Roman Amphitheater

This tower built over Roman walls was used as a prison for centuries

When you walk around old Tarragona, you see old stone walls appearing around every corner.  Long medieval blocks have massive stone foundations that could be thousands of years old.  Sometimes these take on an almost Flintstone cartoon quality because of their sheer size and rough forms.  Free standing ruins sit in plazas that have been used as gathering places for millennium.  The town's administrative square sits on top of the old chariot race track, with vaulted walls built over by adjacent buildings that can be seen inside restaurants and shops.
Gothic stone walls built over Roman Foundations
The magnificent Cathedral, the largest in Catalonia, was built between the 12th and 14th Centuries on the site of an important Roman temple and a later mosque.   It is a blend of Romanesque and Gothic styles, with Moorish elements and later Renaissance additions.  There are perhaps 3,000 years of quarried material in the building of the Cathedral and surrounding buildings.  The deeper you go in to the ground the farther back you go.  Old buildings were filled over and built on top of so that ancient foundations can be as much as 3 stories underground!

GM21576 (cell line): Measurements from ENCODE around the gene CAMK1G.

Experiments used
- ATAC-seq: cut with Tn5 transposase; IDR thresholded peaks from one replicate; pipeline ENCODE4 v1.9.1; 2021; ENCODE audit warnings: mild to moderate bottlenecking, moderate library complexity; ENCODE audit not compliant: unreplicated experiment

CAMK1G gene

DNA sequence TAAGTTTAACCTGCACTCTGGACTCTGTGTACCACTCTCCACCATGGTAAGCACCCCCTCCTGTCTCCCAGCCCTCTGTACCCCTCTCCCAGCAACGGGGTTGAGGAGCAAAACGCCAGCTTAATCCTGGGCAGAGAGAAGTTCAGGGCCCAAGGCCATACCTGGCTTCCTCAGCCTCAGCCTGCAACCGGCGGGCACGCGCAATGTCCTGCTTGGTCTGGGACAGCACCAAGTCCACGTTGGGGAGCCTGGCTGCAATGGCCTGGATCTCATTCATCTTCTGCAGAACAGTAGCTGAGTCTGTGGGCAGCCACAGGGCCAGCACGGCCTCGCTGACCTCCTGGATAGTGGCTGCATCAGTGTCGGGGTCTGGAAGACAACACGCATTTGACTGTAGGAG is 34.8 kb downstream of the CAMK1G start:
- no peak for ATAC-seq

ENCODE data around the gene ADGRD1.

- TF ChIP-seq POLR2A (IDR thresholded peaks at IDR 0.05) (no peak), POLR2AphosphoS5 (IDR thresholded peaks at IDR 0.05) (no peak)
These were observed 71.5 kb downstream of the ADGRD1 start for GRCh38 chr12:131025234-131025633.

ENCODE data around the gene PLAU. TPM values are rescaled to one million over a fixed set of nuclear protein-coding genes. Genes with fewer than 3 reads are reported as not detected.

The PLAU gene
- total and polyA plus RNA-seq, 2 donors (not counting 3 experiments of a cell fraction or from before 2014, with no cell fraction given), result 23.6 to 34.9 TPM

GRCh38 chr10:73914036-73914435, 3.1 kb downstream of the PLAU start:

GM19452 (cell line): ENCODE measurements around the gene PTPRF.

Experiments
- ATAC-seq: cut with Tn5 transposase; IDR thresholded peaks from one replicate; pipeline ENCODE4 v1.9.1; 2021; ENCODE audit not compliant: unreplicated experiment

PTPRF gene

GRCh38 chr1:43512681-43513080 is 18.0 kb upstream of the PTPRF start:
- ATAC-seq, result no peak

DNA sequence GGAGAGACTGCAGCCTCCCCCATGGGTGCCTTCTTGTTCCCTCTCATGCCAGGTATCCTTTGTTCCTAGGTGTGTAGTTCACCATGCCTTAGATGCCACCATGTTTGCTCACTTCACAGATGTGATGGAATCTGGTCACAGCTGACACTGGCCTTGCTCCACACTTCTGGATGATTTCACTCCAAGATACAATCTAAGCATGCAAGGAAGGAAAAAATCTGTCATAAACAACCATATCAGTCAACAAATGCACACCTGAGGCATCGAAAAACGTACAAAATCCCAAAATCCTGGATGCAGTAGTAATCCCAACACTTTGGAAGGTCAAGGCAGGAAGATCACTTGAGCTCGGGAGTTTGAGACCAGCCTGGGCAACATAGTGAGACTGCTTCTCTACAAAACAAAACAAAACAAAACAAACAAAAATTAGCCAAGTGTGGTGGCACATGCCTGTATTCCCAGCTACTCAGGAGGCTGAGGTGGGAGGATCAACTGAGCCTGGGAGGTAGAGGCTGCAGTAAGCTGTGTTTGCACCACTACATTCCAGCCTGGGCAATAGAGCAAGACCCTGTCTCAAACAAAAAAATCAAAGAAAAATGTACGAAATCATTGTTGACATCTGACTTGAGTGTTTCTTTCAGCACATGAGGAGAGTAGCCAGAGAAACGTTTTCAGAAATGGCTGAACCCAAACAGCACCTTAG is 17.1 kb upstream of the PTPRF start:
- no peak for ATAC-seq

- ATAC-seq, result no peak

The Cloisters of the Cathedral contain Romanesque columns, Gothic pointed arches, and round Moorish windows
A pair of public water fountains flanks the broad staircase leading to the Cathedral

A column section becomes part of a wall in the ruins of a church built to honor martyred Christians in the Amphitheater
Pilfered materials were used to build new structures, creating historic collages of various types of stone.  Some of the softer stones have eroded to add a natural organic element to the character of the walls.
Eroded forms give geologic character to an ancient wall